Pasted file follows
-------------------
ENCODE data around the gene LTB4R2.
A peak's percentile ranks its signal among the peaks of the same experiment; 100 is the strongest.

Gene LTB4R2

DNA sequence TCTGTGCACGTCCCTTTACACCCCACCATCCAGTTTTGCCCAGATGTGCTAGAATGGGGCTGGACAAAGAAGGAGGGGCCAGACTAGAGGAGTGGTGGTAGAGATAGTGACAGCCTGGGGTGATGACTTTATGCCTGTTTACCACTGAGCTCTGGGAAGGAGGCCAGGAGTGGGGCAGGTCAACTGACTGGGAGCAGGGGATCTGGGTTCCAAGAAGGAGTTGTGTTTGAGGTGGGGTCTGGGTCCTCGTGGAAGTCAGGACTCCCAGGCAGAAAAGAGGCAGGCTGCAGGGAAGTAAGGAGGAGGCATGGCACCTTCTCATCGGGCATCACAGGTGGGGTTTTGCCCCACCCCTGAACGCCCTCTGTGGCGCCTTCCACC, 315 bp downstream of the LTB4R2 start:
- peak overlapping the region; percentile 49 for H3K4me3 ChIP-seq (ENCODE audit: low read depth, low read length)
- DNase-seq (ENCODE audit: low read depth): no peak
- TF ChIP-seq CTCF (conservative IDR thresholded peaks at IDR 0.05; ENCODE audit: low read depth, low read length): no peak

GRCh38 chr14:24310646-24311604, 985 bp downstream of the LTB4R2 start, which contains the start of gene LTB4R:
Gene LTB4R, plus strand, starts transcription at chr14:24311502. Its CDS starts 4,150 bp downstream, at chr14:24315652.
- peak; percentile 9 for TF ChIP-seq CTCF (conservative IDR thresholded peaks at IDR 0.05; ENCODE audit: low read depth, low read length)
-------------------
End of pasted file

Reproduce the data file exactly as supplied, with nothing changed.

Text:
ENCODE data around the gene LTB4R2.
A peak's percentile ranks its signal among the peaks of the same experiment; 100 is the strongest.

Gene LTB4R2

DNA sequence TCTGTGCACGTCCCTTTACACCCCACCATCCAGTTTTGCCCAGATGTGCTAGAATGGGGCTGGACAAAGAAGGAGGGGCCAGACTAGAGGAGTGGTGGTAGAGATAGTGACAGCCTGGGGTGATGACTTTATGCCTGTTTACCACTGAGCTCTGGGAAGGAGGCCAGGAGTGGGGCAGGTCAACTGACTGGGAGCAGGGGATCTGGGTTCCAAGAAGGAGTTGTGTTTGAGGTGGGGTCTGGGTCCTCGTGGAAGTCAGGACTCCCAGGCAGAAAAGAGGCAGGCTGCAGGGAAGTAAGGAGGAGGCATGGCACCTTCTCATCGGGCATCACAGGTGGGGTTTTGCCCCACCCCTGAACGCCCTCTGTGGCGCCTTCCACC, 315 bp downstream of the LTB4R2 start:
- peak overlapping the region; percentile 49 for H3K4me3 ChIP-seq (ENCODE audit: low read depth, low read length)
- DNase-seq (ENCODE audit: low read depth): no peak
- TF ChIP-seq CTCF (conservative IDR thresholded peaks at IDR 0.05; ENCODE audit: low read depth, low read length): no peak

GRCh38 chr14:24310646-24311604, 985 bp downstream of the LTB4R2 start, which contains the start of gene LTB4R:
Gene LTB4R, plus strand, starts transcription at chr14:24311502. Its CDS starts 4,150 bp downstream, at chr14:24315652.
- peak; percentile 9 for TF ChIP-seq CTCF (conservative IDR thresholded peaks at IDR 0.05; ENCODE audit: low read depth, low read length)